The hours for most USPS Mail Handlers vary depending on the post office they work at.
You can usually expect to work minimum 6 hours per day and 6 days a semaine, which is at most 36 hours per week.
Some post offices are more busy than others, but you may be able to work as many as 60 hours per week, while smaller offices might only require you to visit two to three times per week.
This number can vary depending on how many other mail carriers you have at your job, their availability and overall capacity.
Ask your local postal office about any concerns you may have about your schedule or the times of shifts.
What is the USPS Mail Handler’s Job?
There are five types of duties that a Mailhandler performs: handling mail, packing mail, moving boxes and loading equipment.
Some of the duties you will perform are quite physical. This means that customers as well as coworkers may expect you to work long hours and lift heavy objects.
See the above job description for a complete listing of USPS Mail Handler duties.
How much does the USPS pay its mailhandlers?
Mail Handlers earn a range of amounts depending on what post office they work in, how much experience they have, and how valuable their skills are to that post office.
Mail Handlers earn at most $14.92 an hour. This means they make $29,840 annually.
The minimum wage Mail Handlers receive is $48,750 per annum, which works out to about $25/hour if they are working a standard 40 hour week.
You should always tell interviewers what your goal is and why they are paying you that much.
For more information about USPS you can visit our USPS Assistant Rural Carrier, USPS City Carrier Assistant, and USPS Automotive Technician posts.
USPS Mail Handlers assist in the preparation and categorizing of mail.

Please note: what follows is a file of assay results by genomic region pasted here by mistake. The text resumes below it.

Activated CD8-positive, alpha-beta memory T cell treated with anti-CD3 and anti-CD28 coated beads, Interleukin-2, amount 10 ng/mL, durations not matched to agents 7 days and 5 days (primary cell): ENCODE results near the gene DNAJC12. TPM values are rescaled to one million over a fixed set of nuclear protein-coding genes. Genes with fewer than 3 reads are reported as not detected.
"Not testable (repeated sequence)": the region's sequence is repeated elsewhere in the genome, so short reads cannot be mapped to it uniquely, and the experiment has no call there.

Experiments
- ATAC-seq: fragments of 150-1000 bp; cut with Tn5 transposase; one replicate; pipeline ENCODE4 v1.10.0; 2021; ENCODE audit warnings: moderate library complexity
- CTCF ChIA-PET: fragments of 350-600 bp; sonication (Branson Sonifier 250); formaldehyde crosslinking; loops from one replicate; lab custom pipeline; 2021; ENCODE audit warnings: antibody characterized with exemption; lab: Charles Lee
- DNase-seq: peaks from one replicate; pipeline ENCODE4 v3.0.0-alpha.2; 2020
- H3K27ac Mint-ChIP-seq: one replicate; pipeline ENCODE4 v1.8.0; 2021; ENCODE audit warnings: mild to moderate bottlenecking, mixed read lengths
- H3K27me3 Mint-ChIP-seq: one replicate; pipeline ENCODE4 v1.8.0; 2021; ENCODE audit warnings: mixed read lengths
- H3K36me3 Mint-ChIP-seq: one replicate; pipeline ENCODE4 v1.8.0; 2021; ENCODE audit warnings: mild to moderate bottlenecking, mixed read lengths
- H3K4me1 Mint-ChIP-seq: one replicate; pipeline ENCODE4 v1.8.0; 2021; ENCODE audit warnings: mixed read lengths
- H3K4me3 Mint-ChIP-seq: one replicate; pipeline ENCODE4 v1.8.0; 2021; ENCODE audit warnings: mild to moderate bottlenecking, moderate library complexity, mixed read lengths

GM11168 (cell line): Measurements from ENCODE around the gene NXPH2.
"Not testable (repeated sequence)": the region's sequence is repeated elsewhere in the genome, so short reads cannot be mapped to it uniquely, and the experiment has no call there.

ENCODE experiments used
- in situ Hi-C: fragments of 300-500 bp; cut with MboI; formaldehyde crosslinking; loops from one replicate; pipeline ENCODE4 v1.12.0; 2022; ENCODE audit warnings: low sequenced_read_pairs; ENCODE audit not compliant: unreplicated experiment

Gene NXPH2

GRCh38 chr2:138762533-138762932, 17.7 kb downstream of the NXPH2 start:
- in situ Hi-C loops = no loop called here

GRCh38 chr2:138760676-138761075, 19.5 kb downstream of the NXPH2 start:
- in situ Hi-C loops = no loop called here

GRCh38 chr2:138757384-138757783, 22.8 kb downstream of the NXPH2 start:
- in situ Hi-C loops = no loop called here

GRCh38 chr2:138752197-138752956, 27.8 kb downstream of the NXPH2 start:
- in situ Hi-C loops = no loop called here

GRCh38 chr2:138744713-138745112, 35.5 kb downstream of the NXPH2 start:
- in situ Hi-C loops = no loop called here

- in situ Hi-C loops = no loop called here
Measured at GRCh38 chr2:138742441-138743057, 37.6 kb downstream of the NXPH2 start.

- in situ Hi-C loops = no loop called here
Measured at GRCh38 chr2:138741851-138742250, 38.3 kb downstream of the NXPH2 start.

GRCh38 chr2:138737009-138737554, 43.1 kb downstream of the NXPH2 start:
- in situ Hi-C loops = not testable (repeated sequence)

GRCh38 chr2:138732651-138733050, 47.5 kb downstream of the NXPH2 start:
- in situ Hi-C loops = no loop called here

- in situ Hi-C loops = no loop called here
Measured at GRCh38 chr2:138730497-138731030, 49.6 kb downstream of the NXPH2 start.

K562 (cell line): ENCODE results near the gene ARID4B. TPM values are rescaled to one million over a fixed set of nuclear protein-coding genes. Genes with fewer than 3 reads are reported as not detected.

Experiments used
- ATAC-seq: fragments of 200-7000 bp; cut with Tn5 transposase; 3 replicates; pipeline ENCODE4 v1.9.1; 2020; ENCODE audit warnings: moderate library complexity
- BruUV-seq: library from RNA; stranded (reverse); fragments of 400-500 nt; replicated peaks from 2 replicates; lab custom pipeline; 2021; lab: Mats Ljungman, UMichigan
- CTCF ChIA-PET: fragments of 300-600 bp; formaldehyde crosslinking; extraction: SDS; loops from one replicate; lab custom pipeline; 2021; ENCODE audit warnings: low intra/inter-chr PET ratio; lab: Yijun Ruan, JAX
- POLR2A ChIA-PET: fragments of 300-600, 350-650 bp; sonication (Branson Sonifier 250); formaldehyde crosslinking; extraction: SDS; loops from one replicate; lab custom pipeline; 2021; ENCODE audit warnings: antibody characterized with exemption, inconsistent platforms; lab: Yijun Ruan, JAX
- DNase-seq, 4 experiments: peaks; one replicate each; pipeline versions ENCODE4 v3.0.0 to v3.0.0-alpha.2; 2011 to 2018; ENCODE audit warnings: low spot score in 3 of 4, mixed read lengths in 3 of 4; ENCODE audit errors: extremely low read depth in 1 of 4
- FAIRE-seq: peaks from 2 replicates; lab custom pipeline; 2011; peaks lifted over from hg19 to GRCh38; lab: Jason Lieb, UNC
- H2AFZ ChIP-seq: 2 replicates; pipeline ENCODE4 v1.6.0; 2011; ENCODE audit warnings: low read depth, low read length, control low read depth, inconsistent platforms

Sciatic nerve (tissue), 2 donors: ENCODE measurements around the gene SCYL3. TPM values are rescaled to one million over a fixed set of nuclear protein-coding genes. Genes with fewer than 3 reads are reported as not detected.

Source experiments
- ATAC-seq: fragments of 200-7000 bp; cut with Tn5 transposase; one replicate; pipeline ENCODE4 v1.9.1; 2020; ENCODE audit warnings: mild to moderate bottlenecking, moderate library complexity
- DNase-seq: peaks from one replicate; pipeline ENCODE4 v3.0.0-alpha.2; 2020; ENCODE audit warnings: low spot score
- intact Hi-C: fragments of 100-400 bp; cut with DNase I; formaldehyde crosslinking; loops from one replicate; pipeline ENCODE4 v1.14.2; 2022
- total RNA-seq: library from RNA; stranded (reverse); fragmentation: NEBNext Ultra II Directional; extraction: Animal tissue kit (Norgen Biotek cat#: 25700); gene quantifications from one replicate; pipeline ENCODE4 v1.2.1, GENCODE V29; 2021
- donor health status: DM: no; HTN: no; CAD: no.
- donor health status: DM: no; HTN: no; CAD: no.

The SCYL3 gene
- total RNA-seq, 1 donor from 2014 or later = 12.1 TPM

Only the USPS’ internal job site, eCareers has current details about the USPS Mail Handler job. You can however find a rough outline online.
According to Indeed, being a mail handler for USPS can be a very rewarding job. However there are areas that need improvement like management and work/life balance.
Although Mail Handlers earn a minimum of $15 an hour on average, their hourly salary is closer at $25.
Do Mail Handlers Get Raises?
All career Mail Handler Craft employees will be entitled to a cost of living (COLA) adjustment starting February 26, 2022 (Pay Period 06-2022). This is in accordance with Article 9.3 (2019 National Agreement). According to the current agreement, this is the fifth possible COLA increase.
What Hours does a Mha work?
It is physically demanding and exhausting to work as a Mailhandler Assistant. The pay should be higher for what you do there at the facility, plus you would more than likely be on midnite shift, 6 days a week and 8 to 12 hours per day.
Is Mha Hard Usps?
MHA Experience The work hours can be brutal. If you’re starting our, you’ll most likely get the night shift and keep you for 12 hours sometimes.
How Much Is Night Differential Pay For Usps?
Night pay is a 10% bonus paid to employees for nightly work.
.Usps Mail Handler (Job Description, Hours, Duties, Pay + More)